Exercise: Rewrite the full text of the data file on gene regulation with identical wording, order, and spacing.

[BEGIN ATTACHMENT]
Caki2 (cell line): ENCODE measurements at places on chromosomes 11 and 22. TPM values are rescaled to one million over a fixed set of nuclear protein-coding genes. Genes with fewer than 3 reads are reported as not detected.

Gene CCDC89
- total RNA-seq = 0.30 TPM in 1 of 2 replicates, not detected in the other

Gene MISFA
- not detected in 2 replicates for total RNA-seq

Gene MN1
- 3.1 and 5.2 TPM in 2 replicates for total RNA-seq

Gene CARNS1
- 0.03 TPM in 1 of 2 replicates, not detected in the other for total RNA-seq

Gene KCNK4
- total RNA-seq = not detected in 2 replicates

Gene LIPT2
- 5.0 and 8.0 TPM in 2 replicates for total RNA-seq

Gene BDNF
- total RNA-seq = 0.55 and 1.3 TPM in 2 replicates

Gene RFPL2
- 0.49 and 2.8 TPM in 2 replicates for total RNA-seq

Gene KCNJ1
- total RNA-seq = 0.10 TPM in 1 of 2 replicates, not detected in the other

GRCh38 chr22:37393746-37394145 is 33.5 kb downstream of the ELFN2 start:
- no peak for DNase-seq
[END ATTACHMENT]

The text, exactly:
Caki2 (cell line): ENCODE measurements at places on chromosomes 11 and 22. TPM values are rescaled to one million over a fixed set of nuclear protein-coding genes. Genes with fewer than 3 reads are reported as not detected.

Gene CCDC89
- total RNA-seq = 0.30 TPM in 1 of 2 replicates, not detected in the other

Gene MISFA
- not detected in 2 replicates for total RNA-seq

Gene MN1
- 3.1 and 5.2 TPM in 2 replicates for total RNA-seq

Gene CARNS1
- 0.03 TPM in 1 of 2 replicates, not detected in the other for total RNA-seq

Gene KCNK4
- total RNA-seq = not detected in 2 replicates

Gene LIPT2
- 5.0 and 8.0 TPM in 2 replicates for total RNA-seq

Gene BDNF
- total RNA-seq = 0.55 and 1.3 TPM in 2 replicates

Gene RFPL2
- 0.49 and 2.8 TPM in 2 replicates for total RNA-seq

Gene KCNJ1
- total RNA-seq = 0.10 TPM in 1 of 2 replicates, not detected in the other

GRCh38 chr22:37393746-37394145 is 33.5 kb downstream of the ELFN2 start:
- no peak for DNase-seq